?In 2003-04, the Bruins averaged a solid 11 household rating for their final 2 playoff games, then the lockout happened.? To put these numbers in perspective, the highest rated Red Sox game ever on NESN scored a 22.3 or 535,200 households.

?The Bruins are going to win,? says McGrail, a native of Worcester. ? They are committed to winning. There is a potential giant audience out there. All they need is one good season.?

The Red Sox have given NESN a lot more than just one good season. The team?s consistent contention and rousing World Championship in 2004 are the primary reasons for the network?s ascension to the top of the Boston sports scene.

Says McGrail, ?It is a generational allegiance. I talked to cable operators in the 1980s and 1990s trying to explain the phenomenon of the Red Sox. It ?s like nothing that regional television has ever seen. The passion here is second to none.?

It?s that passion that forces NESN to eschew all forms of pro-Red Sox bias. While you won?t find any harsh or biting criticism of the team on NESN, the hosts and analysts do discuss performance with objectivity. NESN benefits from the overriding climate of the so-called Red Sox Nation, which seems to wince at any strong criticism of the team.

Says McGrail, ?We don?t believe in going after off-field stuff, but if you are not objective, fans won?t take you seriously. Our viewers are so intelligent and that is an advantage for us. We have never told our talent, ?Don? t talk about that.? Everything that happens on the field is fair game.?

On May 1, 2006, NESN scored its highest household rating (22.3 or 535,200 households) for any event in history for the Yankees-Red Sox game featuring Johnny Damon?s return to Boston. NESN beat the YES Network?s coverage of the same game by over 3 ratings points. Postgame coverage also set new records.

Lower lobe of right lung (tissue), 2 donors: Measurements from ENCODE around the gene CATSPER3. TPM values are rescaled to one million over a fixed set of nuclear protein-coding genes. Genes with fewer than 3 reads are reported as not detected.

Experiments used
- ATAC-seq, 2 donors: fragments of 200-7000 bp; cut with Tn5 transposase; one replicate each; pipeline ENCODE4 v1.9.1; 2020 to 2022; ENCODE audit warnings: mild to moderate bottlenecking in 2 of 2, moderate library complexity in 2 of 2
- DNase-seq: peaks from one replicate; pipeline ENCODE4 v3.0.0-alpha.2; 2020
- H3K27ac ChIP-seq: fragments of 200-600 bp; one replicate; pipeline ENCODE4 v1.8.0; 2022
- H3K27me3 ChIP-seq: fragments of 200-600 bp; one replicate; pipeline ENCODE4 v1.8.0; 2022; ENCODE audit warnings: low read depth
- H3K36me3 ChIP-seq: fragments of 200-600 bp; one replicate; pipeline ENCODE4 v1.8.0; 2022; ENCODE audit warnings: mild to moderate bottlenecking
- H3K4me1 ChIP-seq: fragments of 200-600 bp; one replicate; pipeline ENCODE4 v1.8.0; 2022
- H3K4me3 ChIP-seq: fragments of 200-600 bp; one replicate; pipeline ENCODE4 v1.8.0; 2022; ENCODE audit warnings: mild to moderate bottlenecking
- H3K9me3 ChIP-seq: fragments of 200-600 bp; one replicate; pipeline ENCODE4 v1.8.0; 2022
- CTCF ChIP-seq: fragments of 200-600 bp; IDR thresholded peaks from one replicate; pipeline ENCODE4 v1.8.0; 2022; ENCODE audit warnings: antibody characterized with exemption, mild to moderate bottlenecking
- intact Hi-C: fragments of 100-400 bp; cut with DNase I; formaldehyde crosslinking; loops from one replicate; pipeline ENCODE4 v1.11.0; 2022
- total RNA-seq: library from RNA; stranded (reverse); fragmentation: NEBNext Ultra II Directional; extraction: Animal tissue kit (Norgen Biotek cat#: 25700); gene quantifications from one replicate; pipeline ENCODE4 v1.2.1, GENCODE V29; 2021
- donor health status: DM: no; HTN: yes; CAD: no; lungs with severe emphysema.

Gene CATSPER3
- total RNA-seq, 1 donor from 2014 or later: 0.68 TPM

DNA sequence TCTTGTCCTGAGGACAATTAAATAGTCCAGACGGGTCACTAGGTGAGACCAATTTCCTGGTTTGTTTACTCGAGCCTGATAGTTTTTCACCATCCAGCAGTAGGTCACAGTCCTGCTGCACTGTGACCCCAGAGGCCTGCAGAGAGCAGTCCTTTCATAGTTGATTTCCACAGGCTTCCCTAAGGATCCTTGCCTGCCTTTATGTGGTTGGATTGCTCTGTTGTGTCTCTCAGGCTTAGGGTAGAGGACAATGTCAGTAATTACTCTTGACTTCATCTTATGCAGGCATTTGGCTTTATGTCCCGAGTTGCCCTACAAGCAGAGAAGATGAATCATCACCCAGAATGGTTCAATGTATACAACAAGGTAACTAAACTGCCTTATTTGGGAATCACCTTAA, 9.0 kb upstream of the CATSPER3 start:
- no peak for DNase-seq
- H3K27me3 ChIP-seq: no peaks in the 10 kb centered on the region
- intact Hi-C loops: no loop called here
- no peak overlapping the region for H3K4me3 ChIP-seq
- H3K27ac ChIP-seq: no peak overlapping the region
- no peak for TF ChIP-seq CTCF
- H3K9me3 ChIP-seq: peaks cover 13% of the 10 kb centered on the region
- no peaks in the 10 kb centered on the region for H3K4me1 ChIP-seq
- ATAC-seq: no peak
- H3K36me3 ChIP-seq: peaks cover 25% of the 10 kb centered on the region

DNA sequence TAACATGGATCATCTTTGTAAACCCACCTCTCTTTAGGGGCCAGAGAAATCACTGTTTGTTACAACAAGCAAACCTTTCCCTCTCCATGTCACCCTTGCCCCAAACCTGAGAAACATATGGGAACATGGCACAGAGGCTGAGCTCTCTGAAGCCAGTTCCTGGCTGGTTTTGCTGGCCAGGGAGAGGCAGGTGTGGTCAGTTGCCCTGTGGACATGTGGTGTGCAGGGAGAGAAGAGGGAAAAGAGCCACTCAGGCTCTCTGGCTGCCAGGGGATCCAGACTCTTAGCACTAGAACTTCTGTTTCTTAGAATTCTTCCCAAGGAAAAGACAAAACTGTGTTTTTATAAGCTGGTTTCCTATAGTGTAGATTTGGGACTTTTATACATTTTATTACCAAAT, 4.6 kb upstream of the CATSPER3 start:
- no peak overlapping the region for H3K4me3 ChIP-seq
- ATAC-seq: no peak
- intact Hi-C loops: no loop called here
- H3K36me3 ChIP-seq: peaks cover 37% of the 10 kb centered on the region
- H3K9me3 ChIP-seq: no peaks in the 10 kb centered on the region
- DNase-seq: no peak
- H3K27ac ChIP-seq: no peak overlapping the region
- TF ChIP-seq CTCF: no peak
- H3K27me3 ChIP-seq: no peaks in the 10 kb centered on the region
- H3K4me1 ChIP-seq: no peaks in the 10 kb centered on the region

In addition, NESN was the highest rated regional sports network in baseball for the third straight season scoring a 10.6 average household rating for Red Sox broadcasts in the Boston market, nearly 20% better than the second highest rated regional network (Fox Sports Midwest in St. Louis).

Want more numbers? NESN?s Red Sox coverage was the top rated program in Boston 83 times in 2006. This means that 55% of NESN?s game broadcasts beat every primetime show on every major broadcast and cable network in the Boston market.

McGrail gives much credit to the Red Sox ownership group headed by John Henry, Tom Werner and Larry Lucchino. ?They are totally focused on winning the World Series over and over again. They have also been committed to changing the fan experience at the game and at home.

?High definition television (Hi def) is part of that overhaul. They have supported us with increased pregame and postgame programming, as well as Hi def. They have also brought a business mindset to NESN and an expansive view of the network.?

McGrail points to 2000 as a transitional year for NESN. He states, ?We looked at the business and focused on enhancing our distribution. That led to us going to basic cable putting us in 95% of New England homes.

?We also expanded the program lineup and put more resources into making it second to none. Our competition isn?t the Celtics or FSN. It?s everyone on that dial. We have to drive people to our content.?

Lineup card

In the past few years, the talent roster at NESN has undergone some key changes. The recently re-signed Tom Caron , a three-time Emmy winner, has emerged as the lead host for Red Sox pregame and postgame shows.

In 11 years at NESN, Caron has been a Bruins studio host, play-by-play announcer for college hockey and Pawtucket Red Sox, host of ?SportsPlus? and other NESN programs.